Why did you decide to go down the franchise route?
For me, it was and still is a way to share the KX experience all around Australia and beyond. If I hadn’t franchised KX, I may have stopped at 10 studios. Financially, it would’ve been a quicker way to make money, but for me it was about exposing the KX experience to as many people as possible around Australia – and now beyond.

Franchising also works really well for our business. Trainers and clients grow to love KX so much that ultimately, they want a KX studio of their own. Our boutique fitness studios have a low financial barrier to entry compared to other franchised businesses, so it just made business sense to assist people to join our brand and become bigger and more successful together, instead of pushing them away and ultimately turning them into competition.

Trainers are amazing ambassadors for the brand and we can teach them everything they need to know about running and starting a business.

Tell us about your expansion overseas
The whole intention of KX Pilates’ growth plan is to cultivate our philosophy of small and ongoing improvement. We’ve been careful not to saturate the market so we can maintain the brand’s exclusivity and boutique nature, as well as keeping quality and consistency intact.

International growth has begun with the first studio opening its doors in Jakarta, Indonesia in 2018. We’re currently working on a China joint venture deal and other markets are set to come into play once we gain traction in China.

Singapore, New Zealand and the USA are all on the radar and it’ll only be a matter of time until we look beyond.

You stepped down as CEO at the end of 2018. What is your involvement now?
My goal was to take the business to 50 studios, and we reached that milestone in 2018. We were growing quite substantially and I just needed to press pause. The business needed someone who could manage and grow the current network to 150 studios in Australia.

With Selina Bridge, our new CEO, I just knew that she was the perfect candidate to lead our company into the next stage of growth and beyond. Coming from a declining franchise brand, she had a lot of experience with tough conversations and uncomfortable situations – and still people stuck by her. Give her a growing brand and the potential is endless.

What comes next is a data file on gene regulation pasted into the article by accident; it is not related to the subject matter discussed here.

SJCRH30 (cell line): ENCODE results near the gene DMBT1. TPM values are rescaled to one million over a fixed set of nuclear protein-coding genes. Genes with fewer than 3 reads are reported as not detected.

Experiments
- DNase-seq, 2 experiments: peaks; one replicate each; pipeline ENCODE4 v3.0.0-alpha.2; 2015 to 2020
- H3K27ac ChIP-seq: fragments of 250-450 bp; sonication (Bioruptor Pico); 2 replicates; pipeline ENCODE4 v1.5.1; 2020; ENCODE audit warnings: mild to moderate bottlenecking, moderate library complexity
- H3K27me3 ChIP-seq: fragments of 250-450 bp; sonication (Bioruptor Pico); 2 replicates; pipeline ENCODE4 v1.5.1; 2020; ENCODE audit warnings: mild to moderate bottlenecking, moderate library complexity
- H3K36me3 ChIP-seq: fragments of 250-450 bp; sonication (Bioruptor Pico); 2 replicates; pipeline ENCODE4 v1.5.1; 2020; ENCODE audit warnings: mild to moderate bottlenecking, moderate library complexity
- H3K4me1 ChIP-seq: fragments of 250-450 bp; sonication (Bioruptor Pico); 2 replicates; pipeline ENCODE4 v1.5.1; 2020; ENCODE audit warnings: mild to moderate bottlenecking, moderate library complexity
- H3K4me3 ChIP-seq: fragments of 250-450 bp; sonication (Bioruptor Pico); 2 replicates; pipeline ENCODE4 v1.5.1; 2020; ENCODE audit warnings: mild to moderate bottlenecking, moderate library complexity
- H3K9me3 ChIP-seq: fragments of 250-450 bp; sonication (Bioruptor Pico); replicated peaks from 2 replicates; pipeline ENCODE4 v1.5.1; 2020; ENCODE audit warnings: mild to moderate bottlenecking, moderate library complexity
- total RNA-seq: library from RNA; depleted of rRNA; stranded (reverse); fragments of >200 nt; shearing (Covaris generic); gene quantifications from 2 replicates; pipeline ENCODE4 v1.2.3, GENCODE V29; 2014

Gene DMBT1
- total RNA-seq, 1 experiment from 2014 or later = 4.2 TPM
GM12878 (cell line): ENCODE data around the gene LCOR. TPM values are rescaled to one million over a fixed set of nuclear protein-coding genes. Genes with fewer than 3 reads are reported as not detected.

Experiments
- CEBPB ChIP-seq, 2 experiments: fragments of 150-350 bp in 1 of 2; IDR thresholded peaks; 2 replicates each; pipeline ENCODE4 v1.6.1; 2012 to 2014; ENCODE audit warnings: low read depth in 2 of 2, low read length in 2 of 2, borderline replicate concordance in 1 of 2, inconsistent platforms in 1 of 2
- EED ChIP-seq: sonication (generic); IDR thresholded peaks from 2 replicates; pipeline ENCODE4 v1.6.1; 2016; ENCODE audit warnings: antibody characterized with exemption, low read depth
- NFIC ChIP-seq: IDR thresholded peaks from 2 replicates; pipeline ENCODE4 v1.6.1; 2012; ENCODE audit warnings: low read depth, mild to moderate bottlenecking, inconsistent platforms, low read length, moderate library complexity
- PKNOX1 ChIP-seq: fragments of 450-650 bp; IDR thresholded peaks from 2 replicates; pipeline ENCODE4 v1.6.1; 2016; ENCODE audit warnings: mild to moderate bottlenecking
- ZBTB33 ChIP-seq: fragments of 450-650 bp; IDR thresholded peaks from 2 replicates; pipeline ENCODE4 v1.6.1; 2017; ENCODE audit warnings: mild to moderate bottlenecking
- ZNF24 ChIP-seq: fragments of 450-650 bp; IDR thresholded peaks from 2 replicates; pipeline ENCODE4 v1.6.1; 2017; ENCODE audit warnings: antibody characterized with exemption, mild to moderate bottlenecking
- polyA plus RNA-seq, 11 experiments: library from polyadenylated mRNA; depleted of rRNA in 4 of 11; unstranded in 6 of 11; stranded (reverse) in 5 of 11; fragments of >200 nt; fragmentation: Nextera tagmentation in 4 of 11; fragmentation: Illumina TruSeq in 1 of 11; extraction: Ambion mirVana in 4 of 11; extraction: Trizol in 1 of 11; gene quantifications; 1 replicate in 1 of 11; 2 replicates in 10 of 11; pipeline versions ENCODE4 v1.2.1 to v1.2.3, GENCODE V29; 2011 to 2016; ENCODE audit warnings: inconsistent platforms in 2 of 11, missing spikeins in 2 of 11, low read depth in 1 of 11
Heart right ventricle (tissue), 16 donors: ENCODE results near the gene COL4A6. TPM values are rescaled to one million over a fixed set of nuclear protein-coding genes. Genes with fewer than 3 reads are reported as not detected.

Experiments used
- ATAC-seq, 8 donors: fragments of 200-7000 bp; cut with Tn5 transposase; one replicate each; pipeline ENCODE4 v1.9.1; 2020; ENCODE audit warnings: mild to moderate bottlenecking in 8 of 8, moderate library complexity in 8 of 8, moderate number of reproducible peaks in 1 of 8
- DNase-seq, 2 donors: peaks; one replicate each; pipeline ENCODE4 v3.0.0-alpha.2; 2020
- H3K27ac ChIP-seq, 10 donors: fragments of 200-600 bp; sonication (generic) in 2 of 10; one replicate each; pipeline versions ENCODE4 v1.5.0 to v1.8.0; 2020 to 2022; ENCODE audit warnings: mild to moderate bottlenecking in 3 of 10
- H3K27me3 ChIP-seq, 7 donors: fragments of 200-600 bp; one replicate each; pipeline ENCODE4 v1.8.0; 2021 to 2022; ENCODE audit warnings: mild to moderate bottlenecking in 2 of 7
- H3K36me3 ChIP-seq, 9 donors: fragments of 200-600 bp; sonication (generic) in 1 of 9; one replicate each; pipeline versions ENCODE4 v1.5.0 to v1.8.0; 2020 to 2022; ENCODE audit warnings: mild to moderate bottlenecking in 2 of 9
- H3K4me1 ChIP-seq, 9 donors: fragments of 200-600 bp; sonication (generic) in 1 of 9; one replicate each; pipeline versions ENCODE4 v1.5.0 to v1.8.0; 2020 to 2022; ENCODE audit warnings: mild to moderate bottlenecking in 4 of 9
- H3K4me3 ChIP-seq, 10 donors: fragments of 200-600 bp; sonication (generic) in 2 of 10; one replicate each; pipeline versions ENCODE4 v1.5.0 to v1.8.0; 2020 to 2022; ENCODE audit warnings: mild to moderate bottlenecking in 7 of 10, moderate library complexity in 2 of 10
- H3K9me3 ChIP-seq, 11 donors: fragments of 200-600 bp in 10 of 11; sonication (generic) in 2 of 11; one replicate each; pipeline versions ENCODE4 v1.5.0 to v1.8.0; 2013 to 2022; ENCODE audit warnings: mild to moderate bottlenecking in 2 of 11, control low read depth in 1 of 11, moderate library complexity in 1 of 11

I’ve got a classic entrepreneur's mindset. I’m still passionate about the company and the founder’s role. I travel to every state each year, spreading the founder’s ‘fairy dust’.

My focus is now on community, innovation within the KX businesses and focusing on the grassroots.

There’s a lot of competition in fitness and pilates, so we have to be constantly asking ourselves what experience we are delivering, what we can offer that no other brand is offering, and what we can do to strengthen our IP.

What are the goals for KX?
We're launching between 10 and 12 KX studios every year in Australia. As well as Indonesia, we're also looking to expand into other markets, as mentioned.

Before the pandemic, I spent a lot of my time travelling to find out more about these markets, so that when we make the decision to expand, we do it knowing that we’ve done our homework and have confidence in its ability to succeed.

Are you working on any other projects?
Along with starting to plan for international growth, we’ve also spent over a year working on creating our own customised KX pilates machines and a range of other fitness equipment.

I believe this will not only help us to stay competitive, but also help us with continued revenue growth.

How is KX Pilates dealing with the COVID-19 situation?
We had to close all 67 studios across the country and quickly pivot in order to support our franchisees and keep the business going.

We provided free access and premium access, which includes at-home workouts, training and education videos for AU$20 per week through our app.

We were also renting out our proprietary machines through the studio owners to help them cover costs while the studios were closed and in addition, offering training for studio owners through our app.

The mental wellbeing of our studio owners and trainers is paramount. We have an emotion coach on hand to conduct regular sessions and our business advisor has posted training videos for our studio owners to help guide them through these uncertain times. We set up a KX Champions page on Facebook where our trainers keep each other entertained with fitness challenges, recipes and other fun things that can be done at home.

‘KX’ stands for ‘the Kaizen Experience’, which means ‘change for the better’ in Japanese
KX is a fast-paced, high-intensity, body-toning workout taking 50 minutes
During the COVID-19 lockdowns, KX has been renting out its reformer beds
 


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SELECTED ISSUE
Health Club Management
2020 issue 5

View issue contents

Leisure Management - Aaron Smith

HCM People

Aaron Smith